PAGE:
CRA Technology & Repair Techniques Explored

By Mike Munzenrider

The concept of scanning and the calibration “domino effect” refers to the fact that because there is no code doesn’t mean scanning won’t lead to further calibration work required.


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Pre- and post-repair scanning is becoming ever more the standard in collision repair.

Data from the 2021 FenderBender Industry Survey, conducted by ADAPT’s sister publication, found that some 68 percent of responding body shops said they “always” perform both scans to every vehicle that comes through their doors. Another 27 percent of shops said they do so only when required by OEM repair procedures, while 2 percent said “never,” with another 3 percent saying they only did so for structural damage.

Scanning as standard procedure at nearly 70 percent of shops is a positive development in terms of getting repairs right, and doing so more efficiently.

Just as some faults require a scan because they won’t show up as lit dash lights, though, not all needed advanced driver-assistance system calibrations will show up via scan.

That’s according to Vinie Putrino, a lead ADAS technician with Autel. He says an absence of codes is not an excuse to not calibrate, and that understanding the physical interconnectedness of ADAS will help techs avoid getting caught up in a “domino effect.”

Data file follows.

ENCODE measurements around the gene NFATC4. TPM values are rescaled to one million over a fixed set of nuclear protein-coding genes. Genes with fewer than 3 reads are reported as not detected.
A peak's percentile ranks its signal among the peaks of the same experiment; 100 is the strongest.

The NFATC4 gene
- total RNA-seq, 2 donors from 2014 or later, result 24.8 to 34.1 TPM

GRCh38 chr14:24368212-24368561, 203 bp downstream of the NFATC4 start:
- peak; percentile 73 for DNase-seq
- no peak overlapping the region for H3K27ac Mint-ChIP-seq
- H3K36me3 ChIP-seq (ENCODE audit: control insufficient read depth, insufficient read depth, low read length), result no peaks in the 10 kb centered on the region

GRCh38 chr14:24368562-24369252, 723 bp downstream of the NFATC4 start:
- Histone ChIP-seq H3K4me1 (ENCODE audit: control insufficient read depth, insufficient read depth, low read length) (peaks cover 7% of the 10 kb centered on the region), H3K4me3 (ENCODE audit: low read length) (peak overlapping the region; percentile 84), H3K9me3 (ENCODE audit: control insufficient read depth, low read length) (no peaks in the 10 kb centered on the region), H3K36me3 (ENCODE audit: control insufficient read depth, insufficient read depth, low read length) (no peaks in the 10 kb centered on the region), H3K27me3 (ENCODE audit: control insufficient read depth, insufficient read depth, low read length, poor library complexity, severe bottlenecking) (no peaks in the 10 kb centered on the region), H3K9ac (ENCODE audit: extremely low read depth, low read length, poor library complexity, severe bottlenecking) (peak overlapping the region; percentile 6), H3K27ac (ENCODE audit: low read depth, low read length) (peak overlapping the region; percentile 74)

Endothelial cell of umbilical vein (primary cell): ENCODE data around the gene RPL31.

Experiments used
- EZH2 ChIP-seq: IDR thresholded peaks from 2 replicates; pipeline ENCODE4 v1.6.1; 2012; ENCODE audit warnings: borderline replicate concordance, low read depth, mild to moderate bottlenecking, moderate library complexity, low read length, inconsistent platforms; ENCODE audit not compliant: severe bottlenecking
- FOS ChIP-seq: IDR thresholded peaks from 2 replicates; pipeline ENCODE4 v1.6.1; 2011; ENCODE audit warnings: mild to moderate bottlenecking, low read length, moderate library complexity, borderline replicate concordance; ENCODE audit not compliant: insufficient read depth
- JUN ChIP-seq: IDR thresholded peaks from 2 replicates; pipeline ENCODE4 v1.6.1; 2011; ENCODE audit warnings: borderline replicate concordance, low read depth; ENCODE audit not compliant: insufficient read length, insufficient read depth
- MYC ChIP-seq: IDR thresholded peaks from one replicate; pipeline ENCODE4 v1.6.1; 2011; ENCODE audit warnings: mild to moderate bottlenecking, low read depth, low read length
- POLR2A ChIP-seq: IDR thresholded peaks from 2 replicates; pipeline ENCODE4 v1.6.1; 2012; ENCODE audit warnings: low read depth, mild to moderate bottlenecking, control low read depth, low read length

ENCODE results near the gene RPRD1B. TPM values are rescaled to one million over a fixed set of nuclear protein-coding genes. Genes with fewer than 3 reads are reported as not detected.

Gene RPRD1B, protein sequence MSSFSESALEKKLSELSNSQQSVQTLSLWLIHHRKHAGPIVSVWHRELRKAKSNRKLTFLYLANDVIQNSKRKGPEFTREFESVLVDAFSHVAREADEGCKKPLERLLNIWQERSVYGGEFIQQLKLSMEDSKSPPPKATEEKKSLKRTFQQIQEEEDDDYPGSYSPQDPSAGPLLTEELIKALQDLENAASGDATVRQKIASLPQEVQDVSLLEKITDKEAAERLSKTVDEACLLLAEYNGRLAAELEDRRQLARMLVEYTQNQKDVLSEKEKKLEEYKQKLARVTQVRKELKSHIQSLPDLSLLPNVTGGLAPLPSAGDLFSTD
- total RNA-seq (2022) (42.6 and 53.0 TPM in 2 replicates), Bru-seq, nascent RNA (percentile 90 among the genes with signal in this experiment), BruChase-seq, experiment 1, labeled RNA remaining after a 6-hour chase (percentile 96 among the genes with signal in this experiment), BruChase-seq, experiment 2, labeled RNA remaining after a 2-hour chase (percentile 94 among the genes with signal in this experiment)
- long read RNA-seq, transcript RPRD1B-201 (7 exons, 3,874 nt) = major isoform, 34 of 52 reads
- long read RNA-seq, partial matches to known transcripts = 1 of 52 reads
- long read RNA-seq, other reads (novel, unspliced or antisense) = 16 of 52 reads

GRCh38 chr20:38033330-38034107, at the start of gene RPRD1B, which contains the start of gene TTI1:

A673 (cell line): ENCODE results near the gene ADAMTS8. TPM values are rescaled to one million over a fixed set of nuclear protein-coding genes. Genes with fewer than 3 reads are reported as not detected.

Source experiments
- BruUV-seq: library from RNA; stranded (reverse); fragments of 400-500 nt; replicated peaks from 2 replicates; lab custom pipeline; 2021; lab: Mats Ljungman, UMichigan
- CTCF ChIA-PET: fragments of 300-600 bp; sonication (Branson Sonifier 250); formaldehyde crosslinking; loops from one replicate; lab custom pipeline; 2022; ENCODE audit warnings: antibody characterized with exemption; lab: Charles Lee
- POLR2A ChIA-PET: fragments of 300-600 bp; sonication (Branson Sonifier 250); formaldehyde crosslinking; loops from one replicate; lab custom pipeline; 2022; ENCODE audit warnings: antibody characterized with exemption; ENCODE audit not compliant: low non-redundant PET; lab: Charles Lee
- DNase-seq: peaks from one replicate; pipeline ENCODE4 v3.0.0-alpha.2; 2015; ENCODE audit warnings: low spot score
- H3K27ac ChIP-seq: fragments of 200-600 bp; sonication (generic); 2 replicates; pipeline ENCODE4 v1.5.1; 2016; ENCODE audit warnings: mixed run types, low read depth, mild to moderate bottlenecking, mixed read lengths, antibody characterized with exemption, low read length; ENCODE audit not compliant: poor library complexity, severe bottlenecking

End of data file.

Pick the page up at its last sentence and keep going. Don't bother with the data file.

“You can do one thing and something else has to follow,” he says. “And sometimes that domino effect isn’t signified by a trouble code or any scan a technician may do. They have to know based on what they’re doing that they may have to follow up with something else.”

For instance, he says, some repairs may require the removal of a radar sensor. Most techs can do that work with the vehicle’s ignition off, he says, but the mere fact that they moved that sensor around should result in getting a calibration for the radar.

“Just because there’s no code, that doesn’t mean that there’s no work to be done on a car,” says Putrino.

And while scanning is becoming more commonplace, collision repairers who can perform ADAS calibrations in house are still a relative rarity. According to the same FenderBender survey, just less than 22 percent of responding shops said they were equipped to perform ADAS calibrations.

While the complexity of the calibration process is a barrier to entry for shops, as evidenced above, the ever-growing number of ADAS-equipped vehicles is likely to force repairers to change.


Article Credit to Adapt Automotive.


How do you handle scanning and calibration in your shop? How do you think technology will continue to impact the collision repair industry? Let us know in the comments below. Also, if you found our content informative, do like it and share it with your friends.